Someone once said, "If you just set people in motion, they'll heal themselves." I, for one, am sold. Four years ago my mom left my dad. How did I, a blindsided and heartbroken 25-year-old, respond? I ran. In the six-month period following a tear-soaked family meeting during which my mom made her surprise pronouncement-"I've chosen to end our marriage"-I made serious tracks.
My three-mile loops through the park near our home in Seattle served as therapy. The gust of feel-good brain chemicals and accompanying clearheadedness brought on by running allowed me to transcend the sadness of my parents' breakup, if only for half an hour or so.
But I wasn't always alone. My dad and I had long been running companions, providing each other with moral support as we trained for this race or that. On Sundays we would meet at a popular trail, stuff our pockets with banana Gu, and ease into a comfortable out-and-back.
Shortly after D-Day our conversations took a turn toward the personal. "Hey, guess what I found while I was going through some old boxes last night?" I asked, my arms swinging loosely at my sides. "Those rainbow wind chimes from that Port Angeles street fair. How old was I then, like, 6?"
"Sounds about right," he answered, laughing and falling into step beside me.
"I remember that Mom had dressed me in a pastel striped jumpsuit," I said. "Kevin was probably throwing a tantrum, you had more hair..." Then the tears began to flow: How would I ever be able to think about my parents as anything other than a unit, a team?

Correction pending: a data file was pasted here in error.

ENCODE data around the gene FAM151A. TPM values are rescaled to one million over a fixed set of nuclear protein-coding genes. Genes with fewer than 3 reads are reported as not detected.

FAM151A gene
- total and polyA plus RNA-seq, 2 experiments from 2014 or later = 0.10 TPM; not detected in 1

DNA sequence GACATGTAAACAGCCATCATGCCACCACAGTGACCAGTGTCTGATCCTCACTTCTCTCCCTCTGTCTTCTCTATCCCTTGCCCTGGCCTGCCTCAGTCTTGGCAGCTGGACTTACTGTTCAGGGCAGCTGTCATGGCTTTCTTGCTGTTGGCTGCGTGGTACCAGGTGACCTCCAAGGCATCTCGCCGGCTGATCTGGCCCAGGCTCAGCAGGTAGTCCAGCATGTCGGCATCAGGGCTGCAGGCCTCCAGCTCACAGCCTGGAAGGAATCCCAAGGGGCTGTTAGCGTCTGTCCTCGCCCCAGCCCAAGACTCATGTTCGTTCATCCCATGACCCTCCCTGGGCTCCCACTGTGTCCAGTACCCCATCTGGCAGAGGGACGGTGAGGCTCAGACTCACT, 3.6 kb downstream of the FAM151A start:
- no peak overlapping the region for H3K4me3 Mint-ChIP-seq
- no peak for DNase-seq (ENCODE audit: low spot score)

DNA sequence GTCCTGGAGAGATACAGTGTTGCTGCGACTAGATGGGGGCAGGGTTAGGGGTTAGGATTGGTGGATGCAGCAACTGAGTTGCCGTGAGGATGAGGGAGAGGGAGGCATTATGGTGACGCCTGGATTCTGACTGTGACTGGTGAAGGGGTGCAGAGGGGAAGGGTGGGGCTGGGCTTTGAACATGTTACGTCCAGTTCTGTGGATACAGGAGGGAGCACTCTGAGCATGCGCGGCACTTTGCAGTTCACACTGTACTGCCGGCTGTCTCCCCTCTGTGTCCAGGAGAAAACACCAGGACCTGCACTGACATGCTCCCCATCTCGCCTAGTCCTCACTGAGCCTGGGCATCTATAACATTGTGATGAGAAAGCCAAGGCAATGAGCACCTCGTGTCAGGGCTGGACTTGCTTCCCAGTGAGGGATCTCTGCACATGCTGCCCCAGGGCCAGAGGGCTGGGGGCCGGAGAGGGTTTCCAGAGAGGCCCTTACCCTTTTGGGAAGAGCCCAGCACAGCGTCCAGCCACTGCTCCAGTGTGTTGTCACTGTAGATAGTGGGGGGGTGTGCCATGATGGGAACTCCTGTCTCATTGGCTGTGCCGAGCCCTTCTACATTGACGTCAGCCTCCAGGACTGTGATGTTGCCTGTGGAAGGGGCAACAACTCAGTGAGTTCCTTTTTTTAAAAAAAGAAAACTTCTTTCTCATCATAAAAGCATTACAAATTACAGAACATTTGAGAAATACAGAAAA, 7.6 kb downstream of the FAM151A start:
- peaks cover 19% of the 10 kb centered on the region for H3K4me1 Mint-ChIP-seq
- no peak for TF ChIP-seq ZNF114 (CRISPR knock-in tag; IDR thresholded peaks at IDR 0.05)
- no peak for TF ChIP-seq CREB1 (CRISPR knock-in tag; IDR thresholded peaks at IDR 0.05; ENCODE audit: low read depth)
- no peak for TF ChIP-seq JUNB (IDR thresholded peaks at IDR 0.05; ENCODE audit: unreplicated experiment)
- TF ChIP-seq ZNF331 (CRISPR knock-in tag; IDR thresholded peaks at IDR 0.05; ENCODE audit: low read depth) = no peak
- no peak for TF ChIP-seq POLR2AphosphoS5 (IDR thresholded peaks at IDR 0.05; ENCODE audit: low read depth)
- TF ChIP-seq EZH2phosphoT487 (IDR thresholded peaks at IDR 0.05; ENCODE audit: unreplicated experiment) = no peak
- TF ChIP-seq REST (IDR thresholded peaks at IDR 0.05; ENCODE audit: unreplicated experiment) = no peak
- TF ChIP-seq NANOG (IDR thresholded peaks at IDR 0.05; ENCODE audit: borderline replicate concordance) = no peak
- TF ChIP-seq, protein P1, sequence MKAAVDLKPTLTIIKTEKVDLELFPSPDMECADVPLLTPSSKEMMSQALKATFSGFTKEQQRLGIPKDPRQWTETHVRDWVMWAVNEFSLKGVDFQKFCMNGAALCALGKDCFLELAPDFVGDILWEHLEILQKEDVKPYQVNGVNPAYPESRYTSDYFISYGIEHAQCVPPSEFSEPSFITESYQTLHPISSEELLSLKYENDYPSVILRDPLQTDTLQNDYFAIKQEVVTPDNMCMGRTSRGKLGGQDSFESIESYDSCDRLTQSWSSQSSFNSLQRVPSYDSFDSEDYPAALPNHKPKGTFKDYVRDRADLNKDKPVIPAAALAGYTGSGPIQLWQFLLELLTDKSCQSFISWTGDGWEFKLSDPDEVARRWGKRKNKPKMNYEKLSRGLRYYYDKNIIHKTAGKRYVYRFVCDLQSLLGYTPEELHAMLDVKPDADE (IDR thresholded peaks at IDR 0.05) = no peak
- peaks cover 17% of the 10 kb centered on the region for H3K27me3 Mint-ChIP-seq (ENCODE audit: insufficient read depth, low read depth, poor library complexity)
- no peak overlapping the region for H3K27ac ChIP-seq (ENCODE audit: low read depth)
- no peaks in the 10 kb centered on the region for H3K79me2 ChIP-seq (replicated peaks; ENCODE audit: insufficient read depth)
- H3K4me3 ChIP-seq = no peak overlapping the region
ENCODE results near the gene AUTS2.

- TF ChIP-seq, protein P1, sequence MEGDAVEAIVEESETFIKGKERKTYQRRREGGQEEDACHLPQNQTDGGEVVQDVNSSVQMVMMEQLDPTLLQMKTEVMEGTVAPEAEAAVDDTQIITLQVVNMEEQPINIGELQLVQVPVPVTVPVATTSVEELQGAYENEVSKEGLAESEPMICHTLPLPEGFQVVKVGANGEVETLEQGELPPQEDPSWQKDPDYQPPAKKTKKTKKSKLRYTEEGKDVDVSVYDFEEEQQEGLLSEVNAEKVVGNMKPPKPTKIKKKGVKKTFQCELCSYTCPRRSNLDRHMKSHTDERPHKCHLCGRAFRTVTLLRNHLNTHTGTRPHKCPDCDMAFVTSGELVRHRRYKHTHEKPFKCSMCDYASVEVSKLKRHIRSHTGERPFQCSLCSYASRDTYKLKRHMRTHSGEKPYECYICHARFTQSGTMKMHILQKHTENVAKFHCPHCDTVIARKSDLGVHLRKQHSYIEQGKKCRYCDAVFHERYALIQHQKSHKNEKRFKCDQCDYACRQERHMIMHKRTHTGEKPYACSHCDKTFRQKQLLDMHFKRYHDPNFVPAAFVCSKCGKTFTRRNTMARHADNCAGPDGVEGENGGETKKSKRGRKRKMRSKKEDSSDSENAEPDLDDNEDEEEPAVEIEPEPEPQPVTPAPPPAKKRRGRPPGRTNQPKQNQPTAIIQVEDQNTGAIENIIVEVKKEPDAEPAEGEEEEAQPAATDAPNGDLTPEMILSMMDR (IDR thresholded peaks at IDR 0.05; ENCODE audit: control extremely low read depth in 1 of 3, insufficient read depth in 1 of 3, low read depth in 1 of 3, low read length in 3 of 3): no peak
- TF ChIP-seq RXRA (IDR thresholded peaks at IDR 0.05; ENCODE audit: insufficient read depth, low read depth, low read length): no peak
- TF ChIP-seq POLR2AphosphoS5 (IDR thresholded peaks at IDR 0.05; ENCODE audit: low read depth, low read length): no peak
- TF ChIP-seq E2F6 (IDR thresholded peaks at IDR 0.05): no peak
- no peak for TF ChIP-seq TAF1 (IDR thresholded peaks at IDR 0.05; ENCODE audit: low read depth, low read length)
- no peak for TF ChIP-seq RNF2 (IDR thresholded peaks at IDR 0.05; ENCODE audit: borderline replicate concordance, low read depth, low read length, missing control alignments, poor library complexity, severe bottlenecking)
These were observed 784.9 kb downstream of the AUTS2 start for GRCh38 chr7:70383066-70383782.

He let me cry, every time. As we strode in sync, exchanging the fondest of memories (camping trips in British Columbia, heated badminton matches in the old backyard), we were celebrating, affirming the decades-long strength of our little family. Change-big change-was afoot, but a few divorce papers could hardly rob us of our shared history.
We couldn't have connected this way over coffee. Sentiments that came easily midstride ("I'm sorry you're hurting") stuck in my throat as we sat face-to-face at a java joint, a pub, or in the front seat of my dad's Dodge. They sounded awkward and cheesy coming out of my mouth.
Except for my zip code (I left Seattle for New York City last year), not much has changed since then. Although Dad and I talk regularly on the phone, I've noticed we "save up" sensitive conversations-most recently one about the ups and downs of dating-for the occasions when I'm home for a visit. Once we're reunited on the trail, limbs loosen, hearts open, and inhibitions are left in our dust.
If solo runs allow me to disengage from stress, running with Pops ensures I'm operating on all cylinders, bringing voice to a healthy range of emotions: grief, love, concern. After my parents' divorce, I was able to confront my sadness head-on and eventually come to grips with my mom's decision. The talk therapy format of father daughter jaunts was, and continues to be, a prime strategy for navigating difficult terrain-minus the therapy co-pays.